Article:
31 March 2021
Winning the Swedish government’s Per Anger award will offer some sense of security, says Abahlali baseMjondolo founder S’bu Zikode, who says he has lived “in the shadow of death” for years.
The Per Anger Prize for human rights and democracy was established in 2004 in recognition of diplomat Per Anger’s efforts during the second World War, when he saved Hungarian Jews from the Holocaust.
The award will be presented to Zikode on 21 April.
“This year, the Per Anger Prize goes to a man who revolts against poverty. He fights for the most vulnerable in South Africa’s shack settlements and for their rights to a home and a dignified life,” said Ingrid Lomfors, who chaired the jury. “S’bu’s long lasting and tenacious struggle impressed the jury.”
Zikode has repeatedly faced death in the fight for land on which to build shacks. He still faces death threats, he says, and often has to operate from hiding in Durban.
In 2006 he was arrested and tortured in police custody on seven fabricated charges. “I successfully sued the police for damage and won in court.”
In September 2009, his home was destroyed in Kennedy Road settlement in Durban, and his belongings were lost. The home, he says, was broken down in the presence of law enforcement agencies in that province who did nothing. “I was forced into hiding and eventually placed in a safe home through the support of international human rights organisations.”
“I have been living in the shadow of death because of my efforts to have people get land, decent housing, and to be treated with dignity and respect,” he says.
He says he has been arrested and tortured in police custody. He has been beaten and slandered in the media. His vehicle was fiddled with and he escaped a terrible accident in 2016. “I have had to leave my family and work underground,” he says.
This award, Zikode says, will provide some sense of security.
“It makes me realise that the work that I do is important,” he says. “It is enough to receive the recognition from the Swedish government especially when your own government doesn’t see the value of Abahlali’s work.”
When he sees vulnerable people smiling because they have what they call a home “my heart gets fulfilled”, says Zikode. He says he learned leadership as a Boy Scout and is motivated by “my love for my country and its people … duty to God and duty to my country”.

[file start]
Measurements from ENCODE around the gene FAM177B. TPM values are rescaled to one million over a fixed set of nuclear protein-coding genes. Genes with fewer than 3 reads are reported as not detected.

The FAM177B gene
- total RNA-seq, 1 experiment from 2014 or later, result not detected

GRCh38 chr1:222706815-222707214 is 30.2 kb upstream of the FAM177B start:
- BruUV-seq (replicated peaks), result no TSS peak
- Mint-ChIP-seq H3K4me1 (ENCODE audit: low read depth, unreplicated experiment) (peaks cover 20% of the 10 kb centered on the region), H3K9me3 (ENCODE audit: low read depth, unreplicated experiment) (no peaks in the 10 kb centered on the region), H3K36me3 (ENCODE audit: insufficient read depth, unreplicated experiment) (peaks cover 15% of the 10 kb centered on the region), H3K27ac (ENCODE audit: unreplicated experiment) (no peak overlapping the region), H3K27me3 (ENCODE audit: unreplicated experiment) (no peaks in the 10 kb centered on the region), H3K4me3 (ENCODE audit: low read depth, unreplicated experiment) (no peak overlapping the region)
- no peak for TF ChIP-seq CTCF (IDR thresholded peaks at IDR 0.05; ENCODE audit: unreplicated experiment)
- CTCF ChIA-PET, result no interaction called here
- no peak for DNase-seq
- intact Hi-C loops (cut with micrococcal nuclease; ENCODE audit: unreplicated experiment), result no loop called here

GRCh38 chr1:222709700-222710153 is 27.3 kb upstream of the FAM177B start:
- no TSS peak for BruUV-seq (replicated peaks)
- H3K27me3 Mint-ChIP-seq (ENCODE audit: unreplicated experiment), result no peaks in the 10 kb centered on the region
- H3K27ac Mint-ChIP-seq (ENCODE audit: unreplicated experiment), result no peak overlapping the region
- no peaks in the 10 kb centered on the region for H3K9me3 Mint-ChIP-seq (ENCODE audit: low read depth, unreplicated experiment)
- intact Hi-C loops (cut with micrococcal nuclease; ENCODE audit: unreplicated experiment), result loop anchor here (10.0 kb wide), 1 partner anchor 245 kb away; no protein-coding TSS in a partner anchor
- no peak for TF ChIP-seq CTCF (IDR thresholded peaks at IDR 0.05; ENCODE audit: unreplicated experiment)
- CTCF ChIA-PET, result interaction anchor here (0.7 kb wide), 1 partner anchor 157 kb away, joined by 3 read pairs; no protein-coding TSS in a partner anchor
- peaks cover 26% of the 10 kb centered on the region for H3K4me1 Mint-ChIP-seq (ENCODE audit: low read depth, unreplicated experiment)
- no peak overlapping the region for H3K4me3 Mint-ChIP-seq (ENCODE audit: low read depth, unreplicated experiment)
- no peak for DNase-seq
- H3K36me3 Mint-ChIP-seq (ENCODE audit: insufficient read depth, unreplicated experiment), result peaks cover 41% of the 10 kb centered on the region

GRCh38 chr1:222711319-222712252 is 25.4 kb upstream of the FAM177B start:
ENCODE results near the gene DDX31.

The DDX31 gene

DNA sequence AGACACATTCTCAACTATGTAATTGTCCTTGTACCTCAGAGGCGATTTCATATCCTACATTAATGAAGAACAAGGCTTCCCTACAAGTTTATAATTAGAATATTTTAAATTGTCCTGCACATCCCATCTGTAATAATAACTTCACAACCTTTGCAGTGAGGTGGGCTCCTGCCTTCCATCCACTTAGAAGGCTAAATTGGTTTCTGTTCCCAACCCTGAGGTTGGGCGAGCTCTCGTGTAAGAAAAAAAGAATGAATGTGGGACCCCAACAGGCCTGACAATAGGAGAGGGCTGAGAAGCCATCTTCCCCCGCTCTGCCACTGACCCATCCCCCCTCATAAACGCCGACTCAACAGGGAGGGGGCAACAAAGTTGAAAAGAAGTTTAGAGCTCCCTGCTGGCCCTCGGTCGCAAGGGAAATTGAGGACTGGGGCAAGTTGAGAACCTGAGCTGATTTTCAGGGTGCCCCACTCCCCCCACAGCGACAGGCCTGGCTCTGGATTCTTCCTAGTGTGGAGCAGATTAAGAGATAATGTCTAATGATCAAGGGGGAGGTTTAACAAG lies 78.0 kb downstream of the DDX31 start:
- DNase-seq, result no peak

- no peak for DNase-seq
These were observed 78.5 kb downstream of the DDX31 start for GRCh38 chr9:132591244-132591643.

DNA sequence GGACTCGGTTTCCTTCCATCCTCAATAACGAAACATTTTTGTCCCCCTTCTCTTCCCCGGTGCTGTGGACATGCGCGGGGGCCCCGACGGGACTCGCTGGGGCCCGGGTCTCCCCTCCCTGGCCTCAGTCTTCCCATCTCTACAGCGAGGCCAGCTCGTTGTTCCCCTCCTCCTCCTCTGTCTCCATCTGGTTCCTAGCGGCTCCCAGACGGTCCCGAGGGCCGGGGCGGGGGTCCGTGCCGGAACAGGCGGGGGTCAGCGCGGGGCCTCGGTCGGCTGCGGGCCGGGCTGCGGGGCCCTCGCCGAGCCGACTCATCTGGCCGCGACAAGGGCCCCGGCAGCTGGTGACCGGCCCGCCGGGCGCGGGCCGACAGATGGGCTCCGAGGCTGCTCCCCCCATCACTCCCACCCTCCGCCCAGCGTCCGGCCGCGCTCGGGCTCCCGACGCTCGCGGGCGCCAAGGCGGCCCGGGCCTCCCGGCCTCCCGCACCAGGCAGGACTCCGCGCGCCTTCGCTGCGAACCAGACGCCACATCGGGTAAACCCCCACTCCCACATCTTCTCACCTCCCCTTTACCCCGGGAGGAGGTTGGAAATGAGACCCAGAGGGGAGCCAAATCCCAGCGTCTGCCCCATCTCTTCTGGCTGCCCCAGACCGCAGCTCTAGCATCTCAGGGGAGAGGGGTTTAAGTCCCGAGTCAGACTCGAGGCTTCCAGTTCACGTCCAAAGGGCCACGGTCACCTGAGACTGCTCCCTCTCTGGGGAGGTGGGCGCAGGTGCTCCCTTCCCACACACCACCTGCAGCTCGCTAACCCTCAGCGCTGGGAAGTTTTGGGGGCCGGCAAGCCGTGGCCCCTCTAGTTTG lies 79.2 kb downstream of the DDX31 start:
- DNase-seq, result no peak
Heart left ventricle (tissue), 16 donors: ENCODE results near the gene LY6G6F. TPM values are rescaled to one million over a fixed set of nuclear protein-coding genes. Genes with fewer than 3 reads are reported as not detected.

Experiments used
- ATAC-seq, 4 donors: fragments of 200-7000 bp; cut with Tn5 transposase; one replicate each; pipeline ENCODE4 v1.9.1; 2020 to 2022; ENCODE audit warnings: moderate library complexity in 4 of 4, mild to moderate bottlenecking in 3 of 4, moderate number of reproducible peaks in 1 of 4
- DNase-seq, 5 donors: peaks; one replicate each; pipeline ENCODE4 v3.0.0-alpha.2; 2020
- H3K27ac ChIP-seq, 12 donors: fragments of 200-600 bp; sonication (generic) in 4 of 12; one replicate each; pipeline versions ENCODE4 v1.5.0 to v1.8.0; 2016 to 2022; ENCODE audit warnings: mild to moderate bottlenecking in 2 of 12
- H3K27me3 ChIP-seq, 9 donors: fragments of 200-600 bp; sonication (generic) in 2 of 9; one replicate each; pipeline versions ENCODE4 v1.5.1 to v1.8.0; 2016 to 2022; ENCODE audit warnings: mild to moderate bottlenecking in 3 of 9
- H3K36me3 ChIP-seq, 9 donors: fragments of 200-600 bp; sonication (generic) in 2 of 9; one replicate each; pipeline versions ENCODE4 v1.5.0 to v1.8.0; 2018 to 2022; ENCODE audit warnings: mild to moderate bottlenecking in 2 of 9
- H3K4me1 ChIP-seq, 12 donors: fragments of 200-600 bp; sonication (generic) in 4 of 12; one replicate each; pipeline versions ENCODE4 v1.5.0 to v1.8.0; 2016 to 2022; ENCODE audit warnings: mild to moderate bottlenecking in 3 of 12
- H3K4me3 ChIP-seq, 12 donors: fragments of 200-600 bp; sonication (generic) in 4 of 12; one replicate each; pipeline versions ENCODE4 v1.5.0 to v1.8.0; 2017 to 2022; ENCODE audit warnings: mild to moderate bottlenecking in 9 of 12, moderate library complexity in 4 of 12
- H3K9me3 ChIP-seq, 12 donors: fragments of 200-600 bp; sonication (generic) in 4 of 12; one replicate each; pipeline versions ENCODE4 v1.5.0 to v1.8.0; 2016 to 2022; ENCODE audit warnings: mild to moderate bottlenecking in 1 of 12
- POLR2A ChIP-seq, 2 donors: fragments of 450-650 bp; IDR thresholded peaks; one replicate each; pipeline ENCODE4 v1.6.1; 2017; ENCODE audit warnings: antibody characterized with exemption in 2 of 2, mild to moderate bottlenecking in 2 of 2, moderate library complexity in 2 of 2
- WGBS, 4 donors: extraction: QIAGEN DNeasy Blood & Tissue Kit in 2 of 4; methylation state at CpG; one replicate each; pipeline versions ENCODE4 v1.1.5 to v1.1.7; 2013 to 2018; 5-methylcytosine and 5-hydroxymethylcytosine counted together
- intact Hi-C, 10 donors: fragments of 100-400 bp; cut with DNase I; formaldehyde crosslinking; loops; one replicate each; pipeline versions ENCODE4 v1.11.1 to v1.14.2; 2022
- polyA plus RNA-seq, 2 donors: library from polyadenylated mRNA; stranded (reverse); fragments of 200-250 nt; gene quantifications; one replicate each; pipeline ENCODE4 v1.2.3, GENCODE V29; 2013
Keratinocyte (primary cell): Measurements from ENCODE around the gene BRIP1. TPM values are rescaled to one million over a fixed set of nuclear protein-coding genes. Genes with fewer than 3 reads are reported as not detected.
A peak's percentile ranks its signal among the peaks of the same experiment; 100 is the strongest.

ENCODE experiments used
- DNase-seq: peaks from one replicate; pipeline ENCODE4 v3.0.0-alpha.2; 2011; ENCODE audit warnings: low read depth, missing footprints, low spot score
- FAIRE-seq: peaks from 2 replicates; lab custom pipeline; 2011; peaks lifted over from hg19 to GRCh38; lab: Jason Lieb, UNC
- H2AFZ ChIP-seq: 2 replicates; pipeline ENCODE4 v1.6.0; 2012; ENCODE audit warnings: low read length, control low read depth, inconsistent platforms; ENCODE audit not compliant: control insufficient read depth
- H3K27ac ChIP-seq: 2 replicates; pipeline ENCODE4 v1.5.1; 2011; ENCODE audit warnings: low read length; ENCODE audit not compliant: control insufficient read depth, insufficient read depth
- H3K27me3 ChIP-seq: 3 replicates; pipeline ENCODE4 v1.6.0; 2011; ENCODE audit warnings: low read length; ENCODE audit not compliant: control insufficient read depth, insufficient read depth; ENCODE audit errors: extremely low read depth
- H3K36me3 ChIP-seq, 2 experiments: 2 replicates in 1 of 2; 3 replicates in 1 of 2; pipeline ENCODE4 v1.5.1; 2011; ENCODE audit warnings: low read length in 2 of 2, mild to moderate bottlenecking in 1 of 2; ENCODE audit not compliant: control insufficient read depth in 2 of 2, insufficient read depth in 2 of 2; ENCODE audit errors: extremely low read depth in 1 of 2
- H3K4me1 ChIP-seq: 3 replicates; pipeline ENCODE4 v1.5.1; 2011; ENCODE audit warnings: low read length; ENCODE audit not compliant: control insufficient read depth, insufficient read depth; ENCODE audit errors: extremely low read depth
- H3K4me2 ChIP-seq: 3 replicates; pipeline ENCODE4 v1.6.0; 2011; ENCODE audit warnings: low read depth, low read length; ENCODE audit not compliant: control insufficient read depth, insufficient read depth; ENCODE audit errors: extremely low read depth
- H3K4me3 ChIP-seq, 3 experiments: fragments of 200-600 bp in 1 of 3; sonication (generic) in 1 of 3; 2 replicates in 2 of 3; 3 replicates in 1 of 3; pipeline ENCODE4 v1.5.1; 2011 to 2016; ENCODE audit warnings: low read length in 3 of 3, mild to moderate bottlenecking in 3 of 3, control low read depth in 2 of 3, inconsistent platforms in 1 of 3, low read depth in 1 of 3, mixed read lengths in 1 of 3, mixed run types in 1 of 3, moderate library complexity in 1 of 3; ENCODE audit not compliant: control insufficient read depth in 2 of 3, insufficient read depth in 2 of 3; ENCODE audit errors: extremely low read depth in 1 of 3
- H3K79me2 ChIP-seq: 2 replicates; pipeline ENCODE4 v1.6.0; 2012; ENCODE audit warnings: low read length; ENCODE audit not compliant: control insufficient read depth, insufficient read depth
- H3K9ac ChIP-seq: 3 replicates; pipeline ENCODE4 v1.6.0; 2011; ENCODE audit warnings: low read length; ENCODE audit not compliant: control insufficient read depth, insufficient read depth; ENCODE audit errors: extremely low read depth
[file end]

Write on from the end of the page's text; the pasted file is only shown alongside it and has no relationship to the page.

“All my teachings I learnt from the Boy Scout movement shaped me to who I am today.”
The Swedish government’s award confirmed for him that “our Abahlali struggle is ‘just’ and legitimate”.
“But it also says that whoever undermines the Abahlali struggle, the world is watching those who rubbish us through violence and repressive means.”
Soon after the award was announced, Minister of Human Settlements Lindiwe Sisulu issued a statement congratulating Zikode. She said her ministry would continue to work closely with “our various stakeholders including Abahlali”. The statement described Sisulu as “the Patron of Abahlali Basemjondolo”.
In a responding statement, Abahlali welcomed Sisulu’s congratulations but said it was not true that the minister was a patron of the movement.
“Our movement does not have a patron. Moreover, all our efforts to engage the Minister on violent and unlawful evictions in eThekwini have failed. Even during the Covid lockdown when all evictions were stopped by law by the Minister of Justice and Constitutional Development and the UN had announced a world-wide ban on all evictions she did not bother to stop the eThekwini Municipality from evicting Abahlali,” said Abahlali’s statement.
Asked to comment, Steven Motale, spokesperson for Sisulu, said his boss was “seized with pressing matters of service delivery [and] doesn’t have time for a public spat with any individual or organisation.”
Motale said, however, Sisulu supported the members of Abahlali and would engage them as well as their community leaders.